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York Researchers Use Quadcopter to Map Castle Howard Trees

Castle Howard

4:37pm 27th June 2014

Academics at the Stockholm Environment Institute (SEI) at the University of York are capitalising on the opportunities offered by the development of low-cost unmanned aerial vehicles (UAV) to monitor, map and explore our cities, countryside and changing environments.

A new project led by Steve Cinderby, deputy director of SEI at York’s Environment Department, is using a “quadcopter” equipped with a camera to capture images and create a digital map of the trees in the Yorkshire Arboretum at Castle Howard, North Yorkshire.

The 120-acre arboretum has species from temperate regions from Chile, to Europe, to Australasia. Steve Cinderby was tasked with finding a low-cost way to map the tree locations. He chose a DJi Phantom quadcopter and mounted a GoPro camera on it that records video and stills, linking to a Wi-Fi tablet that can control and view the images.

He said the quadcopter works well because of its accurate sensing platforms, reasonable cost and accessibility. “This is an off-the-shelf solution that is designed to be simple and easy to use – but it is definitely not a toy and is a very capable piece of equipment. We can add a direct live feed to a screen or goggles to view images being captured in real-time , and the Phantom can also be upgraded to fly pre-specified transects using its on-board GPS. At the moment we aren’t doing this and fly the quadcopter manually so we are always in direct control,” he added.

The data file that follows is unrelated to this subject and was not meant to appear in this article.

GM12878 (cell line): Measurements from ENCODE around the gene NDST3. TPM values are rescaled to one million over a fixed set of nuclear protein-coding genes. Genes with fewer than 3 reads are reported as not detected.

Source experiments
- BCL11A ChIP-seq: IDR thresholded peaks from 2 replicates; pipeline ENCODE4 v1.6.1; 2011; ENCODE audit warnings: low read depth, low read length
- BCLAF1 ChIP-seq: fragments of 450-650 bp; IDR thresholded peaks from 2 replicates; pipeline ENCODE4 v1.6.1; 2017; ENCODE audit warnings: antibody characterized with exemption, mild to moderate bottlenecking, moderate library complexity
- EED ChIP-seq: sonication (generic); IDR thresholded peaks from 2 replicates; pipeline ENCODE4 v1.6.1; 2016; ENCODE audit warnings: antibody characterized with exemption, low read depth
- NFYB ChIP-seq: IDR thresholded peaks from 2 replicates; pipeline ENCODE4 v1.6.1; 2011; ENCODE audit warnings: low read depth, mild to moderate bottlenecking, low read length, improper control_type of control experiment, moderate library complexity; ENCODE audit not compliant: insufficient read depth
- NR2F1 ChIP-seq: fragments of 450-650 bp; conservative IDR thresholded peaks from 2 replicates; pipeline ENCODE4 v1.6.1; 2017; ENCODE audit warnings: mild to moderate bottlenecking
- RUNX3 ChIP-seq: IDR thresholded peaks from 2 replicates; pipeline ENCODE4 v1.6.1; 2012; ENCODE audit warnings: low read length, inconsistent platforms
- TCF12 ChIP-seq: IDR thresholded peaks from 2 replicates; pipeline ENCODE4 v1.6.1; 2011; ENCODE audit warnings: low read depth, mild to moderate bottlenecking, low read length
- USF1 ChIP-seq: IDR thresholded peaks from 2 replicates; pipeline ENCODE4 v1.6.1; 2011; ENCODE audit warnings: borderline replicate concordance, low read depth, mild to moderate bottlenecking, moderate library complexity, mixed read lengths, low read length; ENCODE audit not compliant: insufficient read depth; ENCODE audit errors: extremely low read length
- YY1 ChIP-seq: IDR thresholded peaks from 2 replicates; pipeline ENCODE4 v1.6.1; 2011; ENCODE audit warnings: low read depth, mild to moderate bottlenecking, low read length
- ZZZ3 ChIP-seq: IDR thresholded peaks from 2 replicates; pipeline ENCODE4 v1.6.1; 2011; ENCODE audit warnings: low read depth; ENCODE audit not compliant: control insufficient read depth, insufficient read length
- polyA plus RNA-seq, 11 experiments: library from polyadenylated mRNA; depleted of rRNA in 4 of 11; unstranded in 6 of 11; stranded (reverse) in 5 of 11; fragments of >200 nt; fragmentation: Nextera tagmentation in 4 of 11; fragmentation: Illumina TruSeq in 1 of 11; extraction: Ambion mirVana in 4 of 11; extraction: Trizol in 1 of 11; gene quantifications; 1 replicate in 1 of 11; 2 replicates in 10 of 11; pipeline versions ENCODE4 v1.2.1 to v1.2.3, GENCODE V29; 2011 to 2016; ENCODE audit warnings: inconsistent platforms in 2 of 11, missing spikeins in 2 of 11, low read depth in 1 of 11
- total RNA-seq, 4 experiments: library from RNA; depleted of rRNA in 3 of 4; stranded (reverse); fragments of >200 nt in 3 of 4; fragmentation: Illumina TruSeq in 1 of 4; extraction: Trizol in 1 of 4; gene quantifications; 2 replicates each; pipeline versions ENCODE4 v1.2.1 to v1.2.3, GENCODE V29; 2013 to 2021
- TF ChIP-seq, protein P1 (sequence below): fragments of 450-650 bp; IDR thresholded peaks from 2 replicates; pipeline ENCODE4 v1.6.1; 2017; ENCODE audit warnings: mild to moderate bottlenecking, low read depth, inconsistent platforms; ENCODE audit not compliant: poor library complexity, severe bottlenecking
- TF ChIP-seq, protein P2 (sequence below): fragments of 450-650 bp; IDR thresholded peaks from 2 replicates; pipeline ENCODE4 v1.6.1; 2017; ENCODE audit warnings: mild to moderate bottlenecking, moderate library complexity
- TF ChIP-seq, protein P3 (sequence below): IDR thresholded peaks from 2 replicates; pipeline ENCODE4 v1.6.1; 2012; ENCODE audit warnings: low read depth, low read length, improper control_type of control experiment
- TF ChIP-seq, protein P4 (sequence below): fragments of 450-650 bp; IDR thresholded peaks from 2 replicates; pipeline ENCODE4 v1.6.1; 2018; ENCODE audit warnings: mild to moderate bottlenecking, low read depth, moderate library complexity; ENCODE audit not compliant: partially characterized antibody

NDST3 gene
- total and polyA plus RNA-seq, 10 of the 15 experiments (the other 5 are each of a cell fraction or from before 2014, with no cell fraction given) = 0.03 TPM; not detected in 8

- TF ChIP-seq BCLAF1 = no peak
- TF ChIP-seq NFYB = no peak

The project will provide staff with a detailed digital map of the site that is editable and updateable for research purposes.

“To accurately locate the images on the ground we have collected control points using a differential GPS surveying system,” Steve Cinderby said. “This is highly accurate down to a few centimetres – as opposed to handheld GPS that are accurate to within a few metres. Once we have the images we will ask volunteers to collect the tree tag information and link it to a photograph by doing field surveys.”

Similar technology could be used for many different kinds of environmental research, Cinderby said. “By putting different sensors on the platform there is the possibility to gather data for a wide range of environmental issues – air pollution, land cover surveying, wildlife recording, heat mapping… I think the potential for low-cost UAVs for environmental research is quite large.”

But he acknowledged that as UAVs become more common, the potential for their misuse – and consequent public and legislator backlash – could increase.

At the arboretum, however, the public response was generally positive: “Most people are fascinated and want to learn how it works, how much it costs, and where they can buy one. A few people were more cautious and suspicious until I explained the purpose of what we were doing. The only slight criticisms have been over the noise when it is flying at low level in the arboretum, since people come here for tranquillity.”

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